In my enthusiasm to get a test garment made, I forgot all about clever ways to construct a bodice to avoid hand sewing. I had already sewn shoulder and side seams before I remembered that isn’t the most efficient order of operation. So I ended up doing the neckline by machine, turning that out and facing the armholes with self bias tape. Oh well, it got done. The zipper is a recycled vintage one I had in stash. Cotton tape and metal teeth with a lovely clean action.

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I decided to cut the skirt as a half circle, which inspired me to change the direction of the stripe on the bodice so the front is horizontal and the back vertical to match the skirt stripes. Amuses me at least. I’m very happy with the fit, a good shape on my current shape without being tight. There will be a few more versions of this made up soon methinks. I haven’t yet tried to see if it still works with different underwear. Fingers crossed.

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Mama shirt: stage two, trial shirt

The trial shirt reached Mama in the mail yesterday, so now I can post about it here. I had lots of ideas about what fabric to use for this, but finally settled on this dark blue linen*.

It’s a very plain shirt pattern. I was aiming for flat construction, no darts or pleats, but a gently close and flattering fit. It works quite well on me, how would it work on Mama?  Note that the lack of cuffs is by her request. The collar is a plain rectangle, I like the simplicity and it makes sewing easier, but won’t sit well under a jacket. I’m not sure why the yolk is sitting badly on one side, but it could be partly that Mum has slopier shoulders than me, more sloped than the hanger. It seems to set better on her.


A button detail. I like buttons and I’m pleased I’m getting better at buttonholes. Shell buttons as I prefer, except when metal ones work better. Mum is a clean lines lady so I sewed the four hole buttons on to suit, crossed stitching would amuse her less than I.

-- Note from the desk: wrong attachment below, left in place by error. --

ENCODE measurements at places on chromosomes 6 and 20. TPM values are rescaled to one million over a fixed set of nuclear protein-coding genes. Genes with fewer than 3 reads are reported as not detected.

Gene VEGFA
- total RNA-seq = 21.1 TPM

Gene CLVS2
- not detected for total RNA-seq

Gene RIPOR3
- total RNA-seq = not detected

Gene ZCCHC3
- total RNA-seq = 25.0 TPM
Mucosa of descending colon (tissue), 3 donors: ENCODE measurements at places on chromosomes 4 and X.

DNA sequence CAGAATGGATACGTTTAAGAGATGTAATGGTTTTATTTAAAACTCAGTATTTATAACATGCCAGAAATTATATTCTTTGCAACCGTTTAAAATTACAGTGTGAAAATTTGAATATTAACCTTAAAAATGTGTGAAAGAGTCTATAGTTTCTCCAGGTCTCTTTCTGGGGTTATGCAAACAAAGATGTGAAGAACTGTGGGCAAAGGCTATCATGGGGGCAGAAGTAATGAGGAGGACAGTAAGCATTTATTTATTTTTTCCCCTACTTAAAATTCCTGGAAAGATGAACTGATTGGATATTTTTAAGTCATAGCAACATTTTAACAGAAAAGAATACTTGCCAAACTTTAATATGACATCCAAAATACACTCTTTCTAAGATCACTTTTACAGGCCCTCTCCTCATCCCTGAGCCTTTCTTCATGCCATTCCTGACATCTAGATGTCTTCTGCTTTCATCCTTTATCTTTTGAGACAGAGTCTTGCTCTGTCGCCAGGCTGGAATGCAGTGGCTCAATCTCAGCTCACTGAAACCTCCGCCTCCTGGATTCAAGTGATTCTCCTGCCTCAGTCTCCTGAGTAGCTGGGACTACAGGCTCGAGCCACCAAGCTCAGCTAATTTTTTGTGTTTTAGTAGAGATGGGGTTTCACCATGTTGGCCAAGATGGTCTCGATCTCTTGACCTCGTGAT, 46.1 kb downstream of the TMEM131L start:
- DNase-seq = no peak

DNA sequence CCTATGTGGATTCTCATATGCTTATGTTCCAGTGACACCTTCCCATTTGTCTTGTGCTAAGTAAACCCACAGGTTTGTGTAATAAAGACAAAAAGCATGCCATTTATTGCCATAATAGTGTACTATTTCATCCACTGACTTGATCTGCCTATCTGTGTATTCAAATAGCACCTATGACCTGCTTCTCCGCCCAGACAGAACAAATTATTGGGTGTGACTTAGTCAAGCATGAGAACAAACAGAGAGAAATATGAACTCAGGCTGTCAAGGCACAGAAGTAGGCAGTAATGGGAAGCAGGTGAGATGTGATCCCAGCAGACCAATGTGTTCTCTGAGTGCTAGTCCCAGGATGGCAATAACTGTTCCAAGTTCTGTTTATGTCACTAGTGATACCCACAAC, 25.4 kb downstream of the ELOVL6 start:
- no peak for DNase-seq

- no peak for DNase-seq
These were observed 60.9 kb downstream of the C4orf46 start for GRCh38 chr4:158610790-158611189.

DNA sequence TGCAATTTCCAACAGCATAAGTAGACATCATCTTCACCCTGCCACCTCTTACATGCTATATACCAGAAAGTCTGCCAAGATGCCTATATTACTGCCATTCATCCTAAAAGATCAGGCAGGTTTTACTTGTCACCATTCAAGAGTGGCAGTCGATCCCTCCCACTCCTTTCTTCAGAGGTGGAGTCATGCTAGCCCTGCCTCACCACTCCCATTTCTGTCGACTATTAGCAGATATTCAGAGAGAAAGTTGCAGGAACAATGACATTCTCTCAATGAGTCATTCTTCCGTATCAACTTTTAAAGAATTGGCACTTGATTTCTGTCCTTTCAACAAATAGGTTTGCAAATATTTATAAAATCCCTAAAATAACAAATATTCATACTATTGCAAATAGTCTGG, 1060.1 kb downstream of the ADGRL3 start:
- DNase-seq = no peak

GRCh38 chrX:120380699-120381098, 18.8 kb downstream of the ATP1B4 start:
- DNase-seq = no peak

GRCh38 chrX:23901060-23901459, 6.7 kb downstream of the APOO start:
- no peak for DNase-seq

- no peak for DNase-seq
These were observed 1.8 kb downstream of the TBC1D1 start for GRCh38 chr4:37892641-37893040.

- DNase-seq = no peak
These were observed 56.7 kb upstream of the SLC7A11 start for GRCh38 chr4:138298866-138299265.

And look! it fits really well, or at least well enough. She is to tell me whether she wants any changes to the pattern before I make up the printed lawn. She has also asked for a copy of the pattern! I’m thinking that I was right that the armhole curves need softening a bit (not obvious in this pic) but that the neckline fits better than I feared, still might need adjusting though. Maybe a few mm more in the side seams over the hips. A jolly good outcome for a first attempt from the other side of the country though, and she likes it.

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*fabric was a stash reject from a friend. The bonus of being a rare bird of a dressmaker is that people keep giving me their stash.

New Troosers

Two more pairs of troosers. Hurrah! I made a new pattern in three stages early this year and the resulting two pairs of almost jeans have seen heavy wear ever since. I really needed a few more pairs and now I have two. Yay. I want more but this is a good start, and two at once is enough of a production line for me.

No pics of them on me because I’m feeling blobby. The downside of making one’s own clothes is that one must actually look at oneself, properly, not that glancing, glossing over the bits one doesn’t like thing. My torso is composed of conjoined spheres, so not the approved look. However, these trousers fit better than anything I can buy in shops. So there.

The stripey ones get boring pockets because the fabric is too light to support the extra stitching. Yes I could have backed it, but I didn’t. So there.



The bright blue denim was bought at an opshop for $10. I hoped there might be enough for two pairs, but no, only one. I can probably get a short skirt out of the leftovers though. The zipper in the blue pair is a recently aquired stash reject and the buttons are from my stash. The stripey fabric is I suppose a cotton suiting. It is quite fine, tightly woven and has a brushed finish. Lovely stuff though it does crush.

Mama shirt: stage one, the pattern

Eight years ago, I went to Edinburgh to visit my brother. I found this pretty cotton lawn and brought a piece home for my dear Mother, who loves William Morris designs. On my last visit to family, Mama hadn’t yet done anything with the cloth, so I offered to make her a shirt.


What pattern to use? well, I’d just done up a new shirt pattern for myself, but Mum is littler than me. We tried my shirt on her, and I made a list of changes that seemed to be needed.


Today I got around to having a go at applying those changes and building a new pattern. However, without my model present for fittings and because I can’t replace the WM lawn, I’m going to cut and make up a trial shirt first to test the pattern.


I’m getting close to needing to replace my brown paper roll. Gotta keep the amazing vintage paper cutter in use.